If you asked me to describe him to you, the first word to come to mind would probably be sincere. I say that because it’s the first word I used to describe him to myself, and I went so far as to define it: sincere means more than merely honest; it means well-meaning. Wanting to do right. My friend displays that heart in huge quantities through hard work, an unusually sweet openness, patience, good nature, great warmth, and loyalty.
It’s one of the reasons I first loved him. There’s a disarming sympathy about him; there’s an eagerness, which sometimes looks like a painful anxiousness, to please. I’ve loved him almost as long as I’ve known him—loved him as you love someone who reminds you of yourself at your most likable, and at your most vulnerable.
He’s not the first gay person I’ve known and loved. But he is the first gay person I knew and loved as a person before I knew he was gay.
This sets him apart from my gay relatives, all of whom—though I love them dearly—are intense enough to leave me a little shy. Perhaps because of my comparatively timid personality, I hadn’t really thought through whether I had walls up against getting close to same-sex-attracted friends and family. Not until those walls shuddered and failed against the sudden, forceful expansion of tenderness.
For the first time, looking at my friend, I experienced—not just empathized with, but fully experienced—why people on the other side of the gay rights wars are fighting. I understood the power building up in my chest, ready to blow at any provocation. It was the power of five fiercely protective words: “Nobody better hurt my friend.”
But, said a ballsy little voice in the back of my head, you’re Catholic. What about saving his soul?
Yeah, said the fierce power. I’m Catholic. Now remember what I went through to join the Church.
There’s nothing in this world that schooled me more in empathy than the process of converting to Catholicism. I left my Protestant family and friends with a keen sense of betrayal when I was confirmed. They left letters taped to my door; they phoned and argued with me, which they called debating and I called fighting. They tried calm persuasion, emotional persuasion, anger, attack, surprise attack, insistence while slamming fists into palms, and tears, and when none of that worked, they made sure I knew they were brokenhearted. Though we’ve made peace and moved on, I’m rather bitterly aware of how not compelling those tactics are, of how much resentment they create.
As important of a life lesson as that was, it’s not one I care to see inflicted on my friend.
I have learned through severe pain that it’s possible to be very devout, very sure of oneself, even very sincere, and very anxious to save someone—and very wrong. That has made me pretty agnostic about my own opinions and even, to some extent, my beliefs.
I have also learned to loathe the polarization over the gay rights question. One pole overlooks the fact that the law was made for humans and not the other way around. Respect for human dignity, care for human needs, must come first. The other pole more or less insists that expressions of love cannot be wrong, which would be a funny joke if that idea didn’t destroy so many lives. Hell, adultery can be an expression of love. Where do you draw the line?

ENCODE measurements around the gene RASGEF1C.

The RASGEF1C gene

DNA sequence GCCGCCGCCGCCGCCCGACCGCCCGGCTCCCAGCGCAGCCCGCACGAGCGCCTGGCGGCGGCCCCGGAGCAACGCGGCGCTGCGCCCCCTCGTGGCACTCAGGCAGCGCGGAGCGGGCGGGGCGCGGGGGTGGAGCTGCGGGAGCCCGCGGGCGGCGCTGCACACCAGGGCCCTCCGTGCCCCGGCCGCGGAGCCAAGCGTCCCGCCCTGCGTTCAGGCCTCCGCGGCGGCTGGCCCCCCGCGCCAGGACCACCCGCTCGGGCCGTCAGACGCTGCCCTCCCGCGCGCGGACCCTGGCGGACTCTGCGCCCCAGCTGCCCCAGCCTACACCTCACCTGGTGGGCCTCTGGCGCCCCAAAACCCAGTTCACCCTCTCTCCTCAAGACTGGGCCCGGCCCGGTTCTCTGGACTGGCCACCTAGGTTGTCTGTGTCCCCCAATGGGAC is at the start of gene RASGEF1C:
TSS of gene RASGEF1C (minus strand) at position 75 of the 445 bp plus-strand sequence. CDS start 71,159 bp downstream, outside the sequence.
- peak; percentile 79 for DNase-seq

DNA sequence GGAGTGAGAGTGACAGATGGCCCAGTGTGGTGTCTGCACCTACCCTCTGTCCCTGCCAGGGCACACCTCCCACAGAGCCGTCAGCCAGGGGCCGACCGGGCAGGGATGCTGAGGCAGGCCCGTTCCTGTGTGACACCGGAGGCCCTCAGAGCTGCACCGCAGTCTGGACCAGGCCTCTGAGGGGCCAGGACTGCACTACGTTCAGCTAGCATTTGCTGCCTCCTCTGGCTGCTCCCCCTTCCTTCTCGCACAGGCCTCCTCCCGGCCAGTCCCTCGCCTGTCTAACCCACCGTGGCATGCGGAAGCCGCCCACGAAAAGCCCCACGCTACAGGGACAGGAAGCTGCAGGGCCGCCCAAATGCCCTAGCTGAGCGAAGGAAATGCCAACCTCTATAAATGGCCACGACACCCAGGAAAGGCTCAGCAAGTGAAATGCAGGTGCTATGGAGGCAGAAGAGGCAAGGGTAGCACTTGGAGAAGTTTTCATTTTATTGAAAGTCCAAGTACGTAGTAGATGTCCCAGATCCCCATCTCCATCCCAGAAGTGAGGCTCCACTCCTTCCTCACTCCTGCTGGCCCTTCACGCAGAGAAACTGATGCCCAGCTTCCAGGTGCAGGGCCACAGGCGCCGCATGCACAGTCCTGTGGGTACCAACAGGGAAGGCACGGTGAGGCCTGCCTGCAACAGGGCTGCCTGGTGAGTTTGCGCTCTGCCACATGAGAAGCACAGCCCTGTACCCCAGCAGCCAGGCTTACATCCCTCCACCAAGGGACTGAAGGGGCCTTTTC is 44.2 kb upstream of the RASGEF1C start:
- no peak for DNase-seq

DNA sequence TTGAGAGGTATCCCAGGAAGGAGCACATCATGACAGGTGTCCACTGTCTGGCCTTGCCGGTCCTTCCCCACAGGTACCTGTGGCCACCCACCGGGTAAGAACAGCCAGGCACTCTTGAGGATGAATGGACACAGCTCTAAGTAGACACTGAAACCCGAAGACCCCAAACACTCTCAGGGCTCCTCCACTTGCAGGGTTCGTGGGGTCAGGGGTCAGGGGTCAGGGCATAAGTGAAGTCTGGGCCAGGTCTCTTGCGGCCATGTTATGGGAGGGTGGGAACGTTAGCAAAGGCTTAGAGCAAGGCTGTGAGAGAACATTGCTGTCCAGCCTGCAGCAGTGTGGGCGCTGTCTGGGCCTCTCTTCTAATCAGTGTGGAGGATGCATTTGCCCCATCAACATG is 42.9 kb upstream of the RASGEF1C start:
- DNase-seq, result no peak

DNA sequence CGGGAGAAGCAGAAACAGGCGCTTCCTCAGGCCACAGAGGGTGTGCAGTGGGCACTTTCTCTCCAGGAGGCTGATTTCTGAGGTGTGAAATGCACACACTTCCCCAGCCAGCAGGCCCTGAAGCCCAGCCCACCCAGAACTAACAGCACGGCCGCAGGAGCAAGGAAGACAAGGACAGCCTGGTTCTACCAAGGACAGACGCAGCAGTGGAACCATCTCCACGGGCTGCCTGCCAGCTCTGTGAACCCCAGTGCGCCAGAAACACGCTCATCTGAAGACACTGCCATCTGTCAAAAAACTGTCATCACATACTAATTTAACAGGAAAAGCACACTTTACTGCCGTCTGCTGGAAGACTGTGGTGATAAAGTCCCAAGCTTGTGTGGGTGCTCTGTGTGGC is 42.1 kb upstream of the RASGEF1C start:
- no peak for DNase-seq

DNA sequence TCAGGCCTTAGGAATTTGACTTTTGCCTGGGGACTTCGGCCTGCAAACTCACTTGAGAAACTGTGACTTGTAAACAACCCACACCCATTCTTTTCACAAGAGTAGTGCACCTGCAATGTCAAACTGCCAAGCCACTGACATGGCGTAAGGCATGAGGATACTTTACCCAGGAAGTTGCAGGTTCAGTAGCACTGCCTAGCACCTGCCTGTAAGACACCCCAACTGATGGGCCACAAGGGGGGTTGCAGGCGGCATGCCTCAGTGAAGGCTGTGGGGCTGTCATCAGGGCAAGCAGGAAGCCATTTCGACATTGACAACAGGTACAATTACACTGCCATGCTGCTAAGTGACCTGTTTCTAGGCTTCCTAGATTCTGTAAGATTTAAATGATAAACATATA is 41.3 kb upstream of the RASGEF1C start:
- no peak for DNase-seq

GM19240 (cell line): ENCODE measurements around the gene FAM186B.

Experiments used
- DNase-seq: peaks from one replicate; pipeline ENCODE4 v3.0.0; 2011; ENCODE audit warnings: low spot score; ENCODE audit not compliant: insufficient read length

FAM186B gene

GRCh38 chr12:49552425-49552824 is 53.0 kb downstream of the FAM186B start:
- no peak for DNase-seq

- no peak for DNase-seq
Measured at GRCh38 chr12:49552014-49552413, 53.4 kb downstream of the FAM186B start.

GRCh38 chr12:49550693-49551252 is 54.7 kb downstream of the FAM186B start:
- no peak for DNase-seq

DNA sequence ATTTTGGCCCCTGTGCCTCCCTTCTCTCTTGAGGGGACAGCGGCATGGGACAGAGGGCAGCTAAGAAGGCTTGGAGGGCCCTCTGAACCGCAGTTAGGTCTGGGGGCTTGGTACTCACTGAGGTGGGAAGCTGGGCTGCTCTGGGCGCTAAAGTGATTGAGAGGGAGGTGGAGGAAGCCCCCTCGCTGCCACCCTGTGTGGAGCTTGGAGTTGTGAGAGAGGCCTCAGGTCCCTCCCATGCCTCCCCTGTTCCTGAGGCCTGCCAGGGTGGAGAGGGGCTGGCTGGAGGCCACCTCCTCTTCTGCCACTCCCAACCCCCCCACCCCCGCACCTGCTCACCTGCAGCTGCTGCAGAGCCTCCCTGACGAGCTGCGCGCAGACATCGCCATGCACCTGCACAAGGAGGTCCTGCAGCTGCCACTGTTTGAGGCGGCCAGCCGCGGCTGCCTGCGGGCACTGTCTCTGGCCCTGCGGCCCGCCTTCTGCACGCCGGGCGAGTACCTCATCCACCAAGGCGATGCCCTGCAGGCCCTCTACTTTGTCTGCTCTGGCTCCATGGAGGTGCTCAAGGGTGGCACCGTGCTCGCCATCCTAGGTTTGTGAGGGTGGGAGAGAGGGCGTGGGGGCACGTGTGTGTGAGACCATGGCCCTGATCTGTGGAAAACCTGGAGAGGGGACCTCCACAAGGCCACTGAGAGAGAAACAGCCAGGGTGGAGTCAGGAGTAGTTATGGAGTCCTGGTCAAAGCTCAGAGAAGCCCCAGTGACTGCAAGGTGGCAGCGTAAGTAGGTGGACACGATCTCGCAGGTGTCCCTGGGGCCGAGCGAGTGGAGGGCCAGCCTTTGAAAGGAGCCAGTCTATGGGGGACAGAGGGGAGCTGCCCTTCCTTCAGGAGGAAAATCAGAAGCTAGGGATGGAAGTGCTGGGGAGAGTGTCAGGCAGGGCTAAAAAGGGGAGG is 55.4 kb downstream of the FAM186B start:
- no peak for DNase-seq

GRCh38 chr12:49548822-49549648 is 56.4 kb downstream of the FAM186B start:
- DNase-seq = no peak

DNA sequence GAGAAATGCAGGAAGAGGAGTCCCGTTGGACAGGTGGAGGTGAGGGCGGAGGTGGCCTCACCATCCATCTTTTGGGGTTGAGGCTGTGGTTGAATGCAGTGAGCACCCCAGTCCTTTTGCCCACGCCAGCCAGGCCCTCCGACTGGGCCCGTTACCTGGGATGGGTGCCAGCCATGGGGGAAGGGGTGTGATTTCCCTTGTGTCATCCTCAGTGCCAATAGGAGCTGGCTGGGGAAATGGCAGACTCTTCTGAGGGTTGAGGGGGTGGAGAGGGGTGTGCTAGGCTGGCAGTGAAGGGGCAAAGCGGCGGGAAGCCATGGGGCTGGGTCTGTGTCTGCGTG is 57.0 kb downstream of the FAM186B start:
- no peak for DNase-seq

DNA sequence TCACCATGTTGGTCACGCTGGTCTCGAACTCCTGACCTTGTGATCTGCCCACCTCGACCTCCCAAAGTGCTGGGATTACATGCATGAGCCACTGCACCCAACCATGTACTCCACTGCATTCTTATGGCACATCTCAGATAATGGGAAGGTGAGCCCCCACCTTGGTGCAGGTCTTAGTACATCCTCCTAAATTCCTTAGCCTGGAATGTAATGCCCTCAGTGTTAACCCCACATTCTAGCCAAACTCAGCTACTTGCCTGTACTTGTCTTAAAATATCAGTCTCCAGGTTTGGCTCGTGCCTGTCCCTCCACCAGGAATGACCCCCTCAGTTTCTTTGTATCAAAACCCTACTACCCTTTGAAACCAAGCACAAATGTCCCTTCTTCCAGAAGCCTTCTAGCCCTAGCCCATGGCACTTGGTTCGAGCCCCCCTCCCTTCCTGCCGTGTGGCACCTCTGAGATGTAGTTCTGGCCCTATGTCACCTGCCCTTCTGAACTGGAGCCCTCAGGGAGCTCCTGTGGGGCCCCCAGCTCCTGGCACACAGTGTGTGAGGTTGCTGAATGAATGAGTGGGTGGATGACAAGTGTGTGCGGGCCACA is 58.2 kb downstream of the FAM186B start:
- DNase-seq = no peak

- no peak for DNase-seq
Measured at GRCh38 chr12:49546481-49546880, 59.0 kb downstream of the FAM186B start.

Every conflict seems to confirm the poles in their own errors and their mutual hatred.
I believe in the Church’s moral teaching. But that teaching includes these lines, lifted directly from the Catechism of the Catholic Church:
[M]en and women who have deep-seated homosexual tendencies... must be accepted with respect, compassion, and sensitivity. Every sign of unjust discrimination in their regard should be avoided. (par. 2358)
And as frustrated as I’ve sometimes been with gay rights activists for dirty political tactics, hypocritical name-calling and shaming, the self-righteousness with which some of them attack anyone who attempts to champion morality—they’re hardly entirely wrong. Withholding natural expressions of love and loyalty from gay friends and family is unjust discrimination. Speaking truth without first, last, and always showing love is a failure of respect, compassion, and sensitivity.
If my friend asks what I believe, I’ll tell him. I’ll do my best to give a balanced picture. Maybe something like, “The Catholic Church calls any pursuit of sexual pleasure sin except when it’s one man, one woman, married, loving and respectful on both sides, and entirely open to life. It’s a tough standard; I have a hard time living up to it, and I’m straight, married, and childless! My friends are all over the map, and I do mean all over it. Anyhow, the Church warns us not to discriminate with our love. You know I love you, right?”
In the meantime, I’ve prayed for him as long as I’ve loved him, which was a good year before he used the words my boyfriend in my hearing. Was he afraid he couldn’t trust my response?
“Aw,” I said. “What’s his name?”
Then I’ll pray for Adam, too. I hope he’s good to you, friend.
* name changed